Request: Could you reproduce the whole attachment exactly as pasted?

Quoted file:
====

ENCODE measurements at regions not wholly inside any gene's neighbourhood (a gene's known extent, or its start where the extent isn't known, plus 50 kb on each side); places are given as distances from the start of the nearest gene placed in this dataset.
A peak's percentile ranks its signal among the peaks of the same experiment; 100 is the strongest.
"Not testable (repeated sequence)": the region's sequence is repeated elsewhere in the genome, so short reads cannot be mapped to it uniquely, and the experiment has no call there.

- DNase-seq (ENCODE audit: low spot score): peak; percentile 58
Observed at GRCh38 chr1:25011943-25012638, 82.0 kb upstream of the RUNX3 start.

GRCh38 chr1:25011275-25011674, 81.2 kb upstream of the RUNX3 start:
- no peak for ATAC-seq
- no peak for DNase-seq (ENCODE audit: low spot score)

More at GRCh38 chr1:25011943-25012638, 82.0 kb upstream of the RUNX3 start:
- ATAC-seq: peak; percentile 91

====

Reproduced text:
ENCODE measurements at regions not wholly inside any gene's neighbourhood (a gene's known extent, or its start where the extent isn't known, plus 50 kb on each side); places are given as distances from the start of the nearest gene placed in this dataset.
A peak's percentile ranks its signal among the peaks of the same experiment; 100 is the strongest.
"Not testable (repeated sequence)": the region's sequence is repeated elsewhere in the genome, so short reads cannot be mapped to it uniquely, and the experiment has no call there.

- DNase-seq (ENCODE audit: low spot score): peak; percentile 58
Observed at GRCh38 chr1:25011943-25012638, 82.0 kb upstream of the RUNX3 start.

GRCh38 chr1:25011275-25011674, 81.2 kb upstream of the RUNX3 start:
- no peak for ATAC-seq
- no peak for DNase-seq (ENCODE audit: low spot score)

More at GRCh38 chr1:25011943-25012638, 82.0 kb upstream of the RUNX3 start:
- ATAC-seq: peak; percentile 91